The Black Sheep of App Dev

Summary: If you’re a UI design professional, then you can probably relate to the way UI designers are usually the outcasts in most application development projects.

Where it all began

Since the beginning of software development, creating a usable interface has always been a challenge. Before the Internet boom and the wave of web-based applications that followed, technology teams developed green screen and client/server applications with limited UI capabilities and design freedoms. These inherent limitations caused many development teams to overlook the need and importance of including UI Designers in the development process because the perception was that there was only so much “designing” that you could do. Unfortunately, it appears we are still struggling to find a new solution to an old problem. Today, the lack of focus on UI design has been further compounded by the dramatic increase in demand for web and mobile applications.

In addition, during the Internet boom, developers became a very hot commodity because they were the only ones that could get companies up on the Web. During the late 1990’s developers were demanding $200 to $250 hourly rates and some were even getting professional athlete-type signing bonuses. This explosion of demand put IT departments in the driver’s seat and enabled them to control all web-based projects. This ownership is exactly why most applications are still developed using a system-centered approach rather than a user-centered design.

If it’s not “usable” then what’s the point?

Sounds simple, yet the idea of making an interface usable continues to fall to the bottom of the barrel when it comes to the priorities identified in most application development projects today. Many projects start out with good intentions and agree that the application should be easy-to-use. In fact, often times making an easy-to-use application was the entire business driver behind getting the project started in the first place. The irony lies in the fact that the tasks involved with making a usable interface are usually the first to be overlooked or cut out entirely. (The next to get cut is QA/Testing…but that we’ll save for another article.)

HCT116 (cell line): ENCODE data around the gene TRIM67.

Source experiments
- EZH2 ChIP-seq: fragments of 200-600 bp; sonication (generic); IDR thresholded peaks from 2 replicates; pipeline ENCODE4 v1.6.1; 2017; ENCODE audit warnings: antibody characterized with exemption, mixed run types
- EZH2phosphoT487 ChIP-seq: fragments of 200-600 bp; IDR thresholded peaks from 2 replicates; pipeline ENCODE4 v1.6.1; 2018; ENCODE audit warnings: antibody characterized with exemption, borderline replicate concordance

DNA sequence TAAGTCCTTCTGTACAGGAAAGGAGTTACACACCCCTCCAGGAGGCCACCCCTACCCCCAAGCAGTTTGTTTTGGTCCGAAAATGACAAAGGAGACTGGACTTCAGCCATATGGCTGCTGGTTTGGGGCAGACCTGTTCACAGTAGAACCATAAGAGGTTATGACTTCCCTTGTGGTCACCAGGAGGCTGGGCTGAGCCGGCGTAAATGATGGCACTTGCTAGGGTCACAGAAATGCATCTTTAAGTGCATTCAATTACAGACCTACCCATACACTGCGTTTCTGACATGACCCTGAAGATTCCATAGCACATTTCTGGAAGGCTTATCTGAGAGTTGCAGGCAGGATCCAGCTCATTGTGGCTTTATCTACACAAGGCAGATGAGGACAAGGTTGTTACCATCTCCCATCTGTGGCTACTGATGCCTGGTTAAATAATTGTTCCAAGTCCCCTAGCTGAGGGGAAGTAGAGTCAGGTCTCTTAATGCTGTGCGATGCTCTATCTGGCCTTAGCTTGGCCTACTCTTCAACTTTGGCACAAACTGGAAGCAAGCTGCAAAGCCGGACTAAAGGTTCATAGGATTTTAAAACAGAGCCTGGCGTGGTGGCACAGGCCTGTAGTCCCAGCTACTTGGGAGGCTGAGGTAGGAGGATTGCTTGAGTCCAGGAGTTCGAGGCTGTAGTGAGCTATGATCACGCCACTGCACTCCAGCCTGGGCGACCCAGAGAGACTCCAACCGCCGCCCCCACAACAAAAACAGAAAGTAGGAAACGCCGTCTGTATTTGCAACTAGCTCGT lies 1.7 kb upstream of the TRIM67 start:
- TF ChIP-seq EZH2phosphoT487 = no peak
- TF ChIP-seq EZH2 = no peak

Since most application development projects are managed and executed primarily by Information Technology (IT) teams, the project’s priorities are usually focused on developing functionality that “works” according to a set of Business Requirements and Use Cases. This approach can be characterized as a “system-centered approach”. The primary flaw in this approach is that the User Requirements are often left out and never defined. User Requirements help the entire project team understand what the user’s needs really are and how they will perform the tasks driven by the Business Requirements. For example, a Business Requirement may define the need to capture product data into a database, which can be accessed through a web browser. The User Requirements may define how a user will enter the data into the system based on previous learnings and current needs.